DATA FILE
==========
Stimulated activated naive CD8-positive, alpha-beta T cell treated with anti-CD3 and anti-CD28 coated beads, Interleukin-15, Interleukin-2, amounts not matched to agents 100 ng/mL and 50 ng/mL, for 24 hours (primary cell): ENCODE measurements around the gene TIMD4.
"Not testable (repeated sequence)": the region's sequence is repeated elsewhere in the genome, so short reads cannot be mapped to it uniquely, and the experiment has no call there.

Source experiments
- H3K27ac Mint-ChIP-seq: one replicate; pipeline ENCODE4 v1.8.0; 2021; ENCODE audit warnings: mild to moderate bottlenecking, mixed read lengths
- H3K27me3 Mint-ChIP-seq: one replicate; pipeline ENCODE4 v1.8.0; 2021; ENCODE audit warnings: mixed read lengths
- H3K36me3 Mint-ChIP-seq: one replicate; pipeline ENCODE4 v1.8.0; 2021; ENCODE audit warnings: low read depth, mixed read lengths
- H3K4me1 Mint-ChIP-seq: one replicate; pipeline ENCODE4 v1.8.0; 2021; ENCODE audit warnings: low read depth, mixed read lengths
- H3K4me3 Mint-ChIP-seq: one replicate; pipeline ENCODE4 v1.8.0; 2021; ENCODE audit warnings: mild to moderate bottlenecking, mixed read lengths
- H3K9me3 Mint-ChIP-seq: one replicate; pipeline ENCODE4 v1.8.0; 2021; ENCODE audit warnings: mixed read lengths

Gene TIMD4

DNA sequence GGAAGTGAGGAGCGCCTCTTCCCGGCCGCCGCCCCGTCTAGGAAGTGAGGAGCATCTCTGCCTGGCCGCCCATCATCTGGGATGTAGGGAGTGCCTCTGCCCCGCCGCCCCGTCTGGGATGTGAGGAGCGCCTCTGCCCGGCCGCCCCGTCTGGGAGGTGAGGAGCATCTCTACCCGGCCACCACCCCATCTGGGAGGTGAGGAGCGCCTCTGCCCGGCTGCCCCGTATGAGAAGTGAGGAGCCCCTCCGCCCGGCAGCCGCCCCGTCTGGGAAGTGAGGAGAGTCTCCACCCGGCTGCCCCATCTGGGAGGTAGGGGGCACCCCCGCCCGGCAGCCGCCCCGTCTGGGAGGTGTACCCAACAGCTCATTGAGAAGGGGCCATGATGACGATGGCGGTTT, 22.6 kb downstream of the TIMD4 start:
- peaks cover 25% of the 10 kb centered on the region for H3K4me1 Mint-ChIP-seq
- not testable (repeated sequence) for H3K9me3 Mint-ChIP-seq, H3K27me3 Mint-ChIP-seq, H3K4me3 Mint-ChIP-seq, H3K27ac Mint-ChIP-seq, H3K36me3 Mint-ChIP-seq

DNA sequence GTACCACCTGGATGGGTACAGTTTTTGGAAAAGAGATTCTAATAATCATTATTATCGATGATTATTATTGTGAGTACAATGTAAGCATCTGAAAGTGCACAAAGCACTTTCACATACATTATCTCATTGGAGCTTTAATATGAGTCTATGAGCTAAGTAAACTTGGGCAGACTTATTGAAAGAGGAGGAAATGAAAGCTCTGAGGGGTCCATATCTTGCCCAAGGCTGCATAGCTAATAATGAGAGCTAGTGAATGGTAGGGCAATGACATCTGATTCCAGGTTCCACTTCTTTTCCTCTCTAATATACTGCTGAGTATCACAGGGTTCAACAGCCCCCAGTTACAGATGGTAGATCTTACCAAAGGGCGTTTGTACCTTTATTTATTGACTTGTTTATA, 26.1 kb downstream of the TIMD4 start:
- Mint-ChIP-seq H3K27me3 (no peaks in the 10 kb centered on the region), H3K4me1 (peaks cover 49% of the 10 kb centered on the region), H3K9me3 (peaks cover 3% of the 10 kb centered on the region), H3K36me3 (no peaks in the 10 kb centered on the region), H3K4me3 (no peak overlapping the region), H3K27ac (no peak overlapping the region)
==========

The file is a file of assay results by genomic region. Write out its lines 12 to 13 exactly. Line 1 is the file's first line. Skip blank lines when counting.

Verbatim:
- peaks cover 25% of the 10 kb centered on the region for H3K4me1 Mint-ChIP-seq
- not testable (repeated sequence) for H3K9me3 Mint-ChIP-seq, H3K27me3 Mint-ChIP-seq, H3K4me3 Mint-ChIP-seq, H3K27ac Mint-ChIP-seq, H3K36me3 Mint-ChIP-seq